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The importance of being informed about sales of fake pot

K2 is most often sold in small, silvery plastic bags, and resembles marijuana. The effects are similar to marijuana, and include paranoia, panic attacks and giddiness. (DEA photo)1 / 2
K2 or Spice, as it is commonly called, can be smoked in joints or pipes, like the one shown above. (DEA photo)2 / 2

When you hear the term "K2" these days it does not always refer to the mountain or to a brand of ski equipment. And when the term "Spice" is used, it does not always refer to something you use in a recipe or a potpourri mix.

Both terms are used to refer to a type of synthetic marijuana that has been circulating among our youth. The substance is a psychoactive herbal and chemical product which, when consumed, mimics the effects of cannabis or marijuana.

Using a mixture of legal herbs, synthetic cannabis blends first went on sale in the early 2000s. Thus, the designer drug K2 or Spice was born, marketed as "herbal incense" or "herbal smoking blends" or potpourri.

But on Nov. 24, 2010, the U.S. Drug Enforcement Agency announced it would bypass the normal process for regulating a substance and use its emergency powers to make five synthetic cannabinoids Schedule I drugs, or controlled substances. This action makes the possession or selling of these chemicals and the products made from them illegal, except as authorized by law. For at least one year, these chemicals and products will be studied to see if they should be permanently controlled. Many European countries have banned the synthetic cannabinoids as well.

How does it work?

This K2 compound was first created in the mid-1990s in the lab of organic chemist John W. Huffman of Clemson University, who was studying cannabinoid receptors. The compound works on the brain in the same way as marijuana's active ingredient THC, or tetrahydrocannabinol.

What makes it dangerous?

The compound is being made without strict quality control or any regulation. As far as anyone knows, the compound itself has never been tested on humans. Dr. Anthony Scalzo, a professor of toxicology at Saint Louis University and a director of the Missouri Regional Poison Control Center, stated, "K2 may be a mixture of herbal and spice plant products, but it is sprayed with a potent psychotropic drug and likely contaminated with an unknown toxic substance that is causing many adverse effects."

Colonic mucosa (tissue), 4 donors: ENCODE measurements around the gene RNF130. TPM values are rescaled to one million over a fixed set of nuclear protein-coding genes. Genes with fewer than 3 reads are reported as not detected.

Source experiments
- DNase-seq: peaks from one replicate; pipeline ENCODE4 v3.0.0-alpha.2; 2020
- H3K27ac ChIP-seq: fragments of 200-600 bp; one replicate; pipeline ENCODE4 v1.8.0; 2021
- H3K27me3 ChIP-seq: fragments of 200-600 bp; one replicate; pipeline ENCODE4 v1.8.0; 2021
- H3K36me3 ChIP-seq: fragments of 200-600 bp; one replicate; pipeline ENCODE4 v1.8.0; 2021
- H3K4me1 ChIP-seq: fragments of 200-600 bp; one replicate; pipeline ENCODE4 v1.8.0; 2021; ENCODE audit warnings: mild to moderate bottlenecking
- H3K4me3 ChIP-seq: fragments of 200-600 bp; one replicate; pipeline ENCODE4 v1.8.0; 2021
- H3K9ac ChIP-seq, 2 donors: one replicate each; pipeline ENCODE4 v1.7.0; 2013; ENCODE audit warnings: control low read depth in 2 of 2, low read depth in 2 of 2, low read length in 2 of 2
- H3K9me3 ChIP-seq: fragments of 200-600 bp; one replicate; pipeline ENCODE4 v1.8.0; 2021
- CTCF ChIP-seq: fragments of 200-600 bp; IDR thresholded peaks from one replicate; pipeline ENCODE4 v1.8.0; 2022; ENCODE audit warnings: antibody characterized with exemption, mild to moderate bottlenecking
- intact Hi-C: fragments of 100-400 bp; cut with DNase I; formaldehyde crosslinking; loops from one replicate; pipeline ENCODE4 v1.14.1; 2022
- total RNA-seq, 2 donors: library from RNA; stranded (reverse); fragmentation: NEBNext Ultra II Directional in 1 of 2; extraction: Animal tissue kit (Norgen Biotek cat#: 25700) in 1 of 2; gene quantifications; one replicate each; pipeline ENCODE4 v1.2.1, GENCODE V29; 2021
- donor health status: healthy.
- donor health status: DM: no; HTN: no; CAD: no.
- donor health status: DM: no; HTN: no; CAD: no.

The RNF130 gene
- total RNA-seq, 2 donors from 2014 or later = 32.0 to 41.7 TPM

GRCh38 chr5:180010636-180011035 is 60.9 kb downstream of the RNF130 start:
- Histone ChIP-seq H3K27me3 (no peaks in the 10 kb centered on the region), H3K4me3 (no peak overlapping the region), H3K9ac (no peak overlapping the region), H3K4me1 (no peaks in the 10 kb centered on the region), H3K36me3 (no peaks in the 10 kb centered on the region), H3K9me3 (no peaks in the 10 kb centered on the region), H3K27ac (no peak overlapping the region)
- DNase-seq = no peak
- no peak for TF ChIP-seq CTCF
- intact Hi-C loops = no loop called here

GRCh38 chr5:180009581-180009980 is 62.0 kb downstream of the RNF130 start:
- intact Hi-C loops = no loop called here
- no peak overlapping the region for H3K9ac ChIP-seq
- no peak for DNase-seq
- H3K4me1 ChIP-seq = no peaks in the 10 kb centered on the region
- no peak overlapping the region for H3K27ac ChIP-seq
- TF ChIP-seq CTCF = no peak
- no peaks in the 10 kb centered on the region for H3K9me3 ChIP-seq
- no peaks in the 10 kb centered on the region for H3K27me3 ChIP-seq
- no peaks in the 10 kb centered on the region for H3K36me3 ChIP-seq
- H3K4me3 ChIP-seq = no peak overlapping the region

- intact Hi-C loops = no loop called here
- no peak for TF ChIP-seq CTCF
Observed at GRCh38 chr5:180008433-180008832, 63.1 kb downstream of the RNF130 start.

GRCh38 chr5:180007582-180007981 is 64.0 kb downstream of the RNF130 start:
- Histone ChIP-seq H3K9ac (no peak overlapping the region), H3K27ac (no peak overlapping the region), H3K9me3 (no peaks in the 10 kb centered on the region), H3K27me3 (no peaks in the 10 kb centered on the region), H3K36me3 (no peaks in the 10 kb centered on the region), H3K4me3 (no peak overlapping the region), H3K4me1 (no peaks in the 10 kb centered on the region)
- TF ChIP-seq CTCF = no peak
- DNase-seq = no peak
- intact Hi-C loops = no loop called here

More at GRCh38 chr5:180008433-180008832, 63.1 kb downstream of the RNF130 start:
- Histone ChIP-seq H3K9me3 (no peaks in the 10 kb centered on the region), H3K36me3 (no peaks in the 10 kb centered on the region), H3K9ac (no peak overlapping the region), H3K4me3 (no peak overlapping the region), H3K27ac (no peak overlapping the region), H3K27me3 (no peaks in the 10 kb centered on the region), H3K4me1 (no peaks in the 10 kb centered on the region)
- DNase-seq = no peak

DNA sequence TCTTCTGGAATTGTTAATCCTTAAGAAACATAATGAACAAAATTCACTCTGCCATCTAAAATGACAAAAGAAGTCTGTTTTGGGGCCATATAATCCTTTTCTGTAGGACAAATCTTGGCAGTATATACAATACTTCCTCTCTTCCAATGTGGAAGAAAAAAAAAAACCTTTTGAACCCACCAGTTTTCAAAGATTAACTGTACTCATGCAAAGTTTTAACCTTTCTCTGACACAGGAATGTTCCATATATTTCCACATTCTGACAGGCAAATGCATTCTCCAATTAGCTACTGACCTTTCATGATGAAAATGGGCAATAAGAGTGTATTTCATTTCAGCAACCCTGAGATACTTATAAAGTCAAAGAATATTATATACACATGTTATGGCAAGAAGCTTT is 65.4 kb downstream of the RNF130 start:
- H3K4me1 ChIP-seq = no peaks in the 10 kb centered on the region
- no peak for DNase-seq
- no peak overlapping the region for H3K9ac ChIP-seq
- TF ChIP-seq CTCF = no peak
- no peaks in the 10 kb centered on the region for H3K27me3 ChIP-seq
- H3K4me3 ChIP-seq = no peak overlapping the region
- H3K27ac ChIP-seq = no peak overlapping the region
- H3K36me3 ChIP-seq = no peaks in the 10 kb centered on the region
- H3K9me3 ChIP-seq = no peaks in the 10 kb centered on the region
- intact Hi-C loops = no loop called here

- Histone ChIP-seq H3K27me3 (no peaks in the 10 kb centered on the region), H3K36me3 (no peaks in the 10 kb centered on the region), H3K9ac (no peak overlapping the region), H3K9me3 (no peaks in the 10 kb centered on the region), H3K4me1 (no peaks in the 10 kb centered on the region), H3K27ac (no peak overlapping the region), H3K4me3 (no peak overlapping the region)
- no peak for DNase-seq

Since K2 acts like marijuana, one would expect to see the same effects, including sleepiness, relaxation, reduced blood pressure, and at high doses, hallucinations and delusions. However, other symptoms such as hallucinations, increased agitation and elevated blood pressure and heart rates, that don't match up with marijuana are being reported.

Speculation by Salza is that there is either another compound responsible for the nasty side effects, or the concentration of the synthetic cannabinoid (JWH-018) is too high. Further testing is needed, but symptoms such as fast heart beat, dangerously elevated blood pressure, pale skin and vomiting suggest that K2 is also affecting the cardiovascular system of users. And other symptoms point to its probable affect on the central nervous system.

According to a quote by the compound's creator; "It's like playing Russian roulette. You don't know what it's going to do to you..."

What can you do about it?

Listen to what your child is saying. Watch closely what your child is doing. Educate yourself about what is going on with youth in our area. Gather information about substances such as K2. Teach your children about these substances and their harmful effects. Prepare youth for situations in which they will be approached or pressured to use these substances. Give youth support and encouragement to make positive choices for their futures. Be there when they need to talk about what is important to them.

For more information contact Sara Bowles at 218-252-8275 or e-mail, or go to